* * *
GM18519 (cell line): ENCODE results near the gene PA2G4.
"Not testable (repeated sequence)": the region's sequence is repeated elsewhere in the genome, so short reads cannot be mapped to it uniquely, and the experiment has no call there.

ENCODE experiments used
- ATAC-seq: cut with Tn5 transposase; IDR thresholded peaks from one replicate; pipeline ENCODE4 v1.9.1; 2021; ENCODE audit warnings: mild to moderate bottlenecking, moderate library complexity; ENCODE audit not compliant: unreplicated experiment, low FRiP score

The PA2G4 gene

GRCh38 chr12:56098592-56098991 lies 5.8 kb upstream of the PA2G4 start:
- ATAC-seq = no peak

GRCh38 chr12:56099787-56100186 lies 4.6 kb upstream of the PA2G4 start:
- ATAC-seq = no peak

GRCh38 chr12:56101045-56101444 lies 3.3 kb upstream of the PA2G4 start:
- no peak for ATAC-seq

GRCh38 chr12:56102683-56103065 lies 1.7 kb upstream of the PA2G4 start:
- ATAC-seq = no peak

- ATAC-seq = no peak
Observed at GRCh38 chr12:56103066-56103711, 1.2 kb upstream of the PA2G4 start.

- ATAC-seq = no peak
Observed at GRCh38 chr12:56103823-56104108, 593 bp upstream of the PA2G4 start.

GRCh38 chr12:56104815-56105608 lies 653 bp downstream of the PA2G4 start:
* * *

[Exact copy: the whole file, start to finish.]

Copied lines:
GM18519 (cell line): ENCODE results near the gene PA2G4.
"Not testable (repeated sequence)": the region's sequence is repeated elsewhere in the genome, so short reads cannot be mapped to it uniquely, and the experiment has no call there.

ENCODE experiments used
- ATAC-seq: cut with Tn5 transposase; IDR thresholded peaks from one replicate; pipeline ENCODE4 v1.9.1; 2021; ENCODE audit warnings: mild to moderate bottlenecking, moderate library complexity; ENCODE audit not compliant: unreplicated experiment, low FRiP score

The PA2G4 gene

GRCh38 chr12:56098592-56098991 lies 5.8 kb upstream of the PA2G4 start:
- ATAC-seq = no peak

GRCh38 chr12:56099787-56100186 lies 4.6 kb upstream of the PA2G4 start:
- ATAC-seq = no peak

GRCh38 chr12:56101045-56101444 lies 3.3 kb upstream of the PA2G4 start:
- no peak for ATAC-seq

GRCh38 chr12:56102683-56103065 lies 1.7 kb upstream of the PA2G4 start:
- ATAC-seq = no peak

- ATAC-seq = no peak
Observed at GRCh38 chr12:56103066-56103711, 1.2 kb upstream of the PA2G4 start.

- ATAC-seq = no peak
Observed at GRCh38 chr12:56103823-56104108, 593 bp upstream of the PA2G4 start.

GRCh38 chr12:56104815-56105608 lies 653 bp downstream of the PA2G4 start: